your Saviour now has come.
He has turned your sorrow to joy,
and filled your soul with song.
Sing a new song unto the Lord;
let your song be sung from mountains high.
Sing a new song unto the Lord,
Glad my soul for I have seen
the glory of the Lord.
The trumpet sounds; the dead shall be raised.
I know my Saviour lives.
Sing a new song unto the Lord;
let your song be sung from mountains high.
Sing a new song unto the Lord,
Meditation : Defending the Christian Family
Defending The Christian Family
Today we celebrate Mother's Day and we ponder about what a mother is. A mother's job is to watch over, nourish and protect. This job starts the minute she finds that she's conceived. This is a built-in mechanism, a gift from the Lord. A mother is the chief night watchman who hears the slightest turn of a baby in its crib. She hears a light whimper and she's immediately at her baby's side.
A mother is a doctor and a nurse, all rolled into one. It doesn't matter if it's a fever, a crying baby that won't settle down, a tooth that's about to come out or the cuts, scrapes and bruises that befall a child, none of these matter, because Mom knows exactly what to do. Mom just kisses the boo-boo and the child feels okay.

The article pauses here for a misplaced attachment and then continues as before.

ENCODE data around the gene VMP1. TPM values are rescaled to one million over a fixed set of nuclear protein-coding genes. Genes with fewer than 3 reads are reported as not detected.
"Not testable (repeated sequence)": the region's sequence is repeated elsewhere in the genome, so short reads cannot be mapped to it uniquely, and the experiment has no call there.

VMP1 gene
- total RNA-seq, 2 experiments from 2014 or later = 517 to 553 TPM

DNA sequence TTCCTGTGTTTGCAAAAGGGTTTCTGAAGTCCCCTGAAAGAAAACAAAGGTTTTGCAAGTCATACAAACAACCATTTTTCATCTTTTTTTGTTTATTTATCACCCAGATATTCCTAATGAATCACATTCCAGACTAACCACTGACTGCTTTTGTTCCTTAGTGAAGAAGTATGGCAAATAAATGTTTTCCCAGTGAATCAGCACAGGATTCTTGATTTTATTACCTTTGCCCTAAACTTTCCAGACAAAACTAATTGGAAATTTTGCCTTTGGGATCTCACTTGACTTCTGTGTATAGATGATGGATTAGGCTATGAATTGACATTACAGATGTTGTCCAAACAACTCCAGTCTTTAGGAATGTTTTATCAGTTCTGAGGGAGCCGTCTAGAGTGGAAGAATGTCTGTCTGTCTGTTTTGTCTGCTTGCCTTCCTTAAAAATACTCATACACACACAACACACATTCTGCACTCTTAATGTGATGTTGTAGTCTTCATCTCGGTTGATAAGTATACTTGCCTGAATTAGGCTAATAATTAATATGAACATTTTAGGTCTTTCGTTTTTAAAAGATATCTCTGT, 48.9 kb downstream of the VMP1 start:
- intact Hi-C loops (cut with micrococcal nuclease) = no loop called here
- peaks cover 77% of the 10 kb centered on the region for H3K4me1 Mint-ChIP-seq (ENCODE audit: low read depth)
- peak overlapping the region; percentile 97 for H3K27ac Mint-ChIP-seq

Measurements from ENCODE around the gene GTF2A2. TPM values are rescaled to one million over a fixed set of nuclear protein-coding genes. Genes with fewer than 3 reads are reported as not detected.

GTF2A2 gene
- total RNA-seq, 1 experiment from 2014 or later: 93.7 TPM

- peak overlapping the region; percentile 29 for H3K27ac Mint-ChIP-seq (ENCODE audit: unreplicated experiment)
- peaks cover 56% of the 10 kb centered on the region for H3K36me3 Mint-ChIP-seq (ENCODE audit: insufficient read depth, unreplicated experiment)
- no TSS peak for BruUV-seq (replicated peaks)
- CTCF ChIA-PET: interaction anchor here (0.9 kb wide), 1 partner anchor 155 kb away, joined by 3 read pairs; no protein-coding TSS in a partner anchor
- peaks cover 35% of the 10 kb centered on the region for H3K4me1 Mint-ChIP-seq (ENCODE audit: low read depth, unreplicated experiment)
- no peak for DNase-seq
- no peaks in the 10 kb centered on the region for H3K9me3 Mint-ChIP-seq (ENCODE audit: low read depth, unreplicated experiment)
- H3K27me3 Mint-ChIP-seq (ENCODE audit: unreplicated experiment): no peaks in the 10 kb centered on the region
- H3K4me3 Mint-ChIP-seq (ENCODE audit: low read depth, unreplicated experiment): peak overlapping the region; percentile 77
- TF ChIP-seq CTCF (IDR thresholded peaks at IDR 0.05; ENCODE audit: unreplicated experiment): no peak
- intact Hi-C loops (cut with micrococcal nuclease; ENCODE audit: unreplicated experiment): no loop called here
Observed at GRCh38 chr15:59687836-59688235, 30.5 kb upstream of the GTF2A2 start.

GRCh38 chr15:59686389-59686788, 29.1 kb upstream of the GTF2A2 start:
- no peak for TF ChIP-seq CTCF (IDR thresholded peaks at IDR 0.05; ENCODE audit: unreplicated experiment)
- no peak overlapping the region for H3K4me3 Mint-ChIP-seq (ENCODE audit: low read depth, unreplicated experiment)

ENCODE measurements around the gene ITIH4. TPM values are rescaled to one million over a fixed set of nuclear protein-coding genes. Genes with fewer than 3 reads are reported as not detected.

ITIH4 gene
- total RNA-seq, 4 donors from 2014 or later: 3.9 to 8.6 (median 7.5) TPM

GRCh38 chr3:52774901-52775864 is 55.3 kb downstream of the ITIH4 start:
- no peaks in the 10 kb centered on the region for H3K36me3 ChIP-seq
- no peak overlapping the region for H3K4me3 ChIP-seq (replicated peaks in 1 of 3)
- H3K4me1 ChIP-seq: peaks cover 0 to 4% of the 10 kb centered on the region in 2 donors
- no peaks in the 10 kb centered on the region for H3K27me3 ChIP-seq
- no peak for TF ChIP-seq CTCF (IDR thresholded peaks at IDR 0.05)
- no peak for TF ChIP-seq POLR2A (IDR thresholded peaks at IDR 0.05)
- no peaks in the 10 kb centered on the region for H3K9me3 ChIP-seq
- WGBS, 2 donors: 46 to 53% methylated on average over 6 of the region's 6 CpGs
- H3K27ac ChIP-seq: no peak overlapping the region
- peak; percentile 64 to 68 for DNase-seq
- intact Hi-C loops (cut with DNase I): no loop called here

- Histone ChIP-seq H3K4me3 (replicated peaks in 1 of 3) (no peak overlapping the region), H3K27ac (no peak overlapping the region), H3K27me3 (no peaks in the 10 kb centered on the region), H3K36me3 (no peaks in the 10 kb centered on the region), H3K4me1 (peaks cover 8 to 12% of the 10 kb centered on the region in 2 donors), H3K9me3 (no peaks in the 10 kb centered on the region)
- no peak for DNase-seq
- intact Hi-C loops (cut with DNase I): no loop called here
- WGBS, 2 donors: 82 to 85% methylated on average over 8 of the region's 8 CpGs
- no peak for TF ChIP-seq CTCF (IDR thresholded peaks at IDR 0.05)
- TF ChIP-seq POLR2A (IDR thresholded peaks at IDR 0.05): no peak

She's the taxi driver and chauffeur. She's the time keeper and she gets the kids to school on time, to their piano lessons and their ball games. She's the chief bottle washer and the cook, and sometimes she feels like it will never end.
A mother is a counsellor and a consoler. She listens while they tell her that nobody loves me and everybody picks on me. She's the referee in every dispute and the cheer person at every game. A mother is the light at the end of the tunnel in bad times and good. After all — she's MOM.
Although overworked and underpaid, a mother doesn't complain. She would do anything for her children, coming to the rescue no matter what! These are, after all, her God-given talents, the means to take and use the glory of God. God expects a mother to raise and nurture her children, to make sure they have the skills to function and be prepared to face the world and to face the world beyond. A mother, who is a Christian mother, nurtures her entire family to be defined by the love of God. God's love establishes a Christian family, and God's love maintains the Christian family, and as long as you love, you are doing all that God asks of you.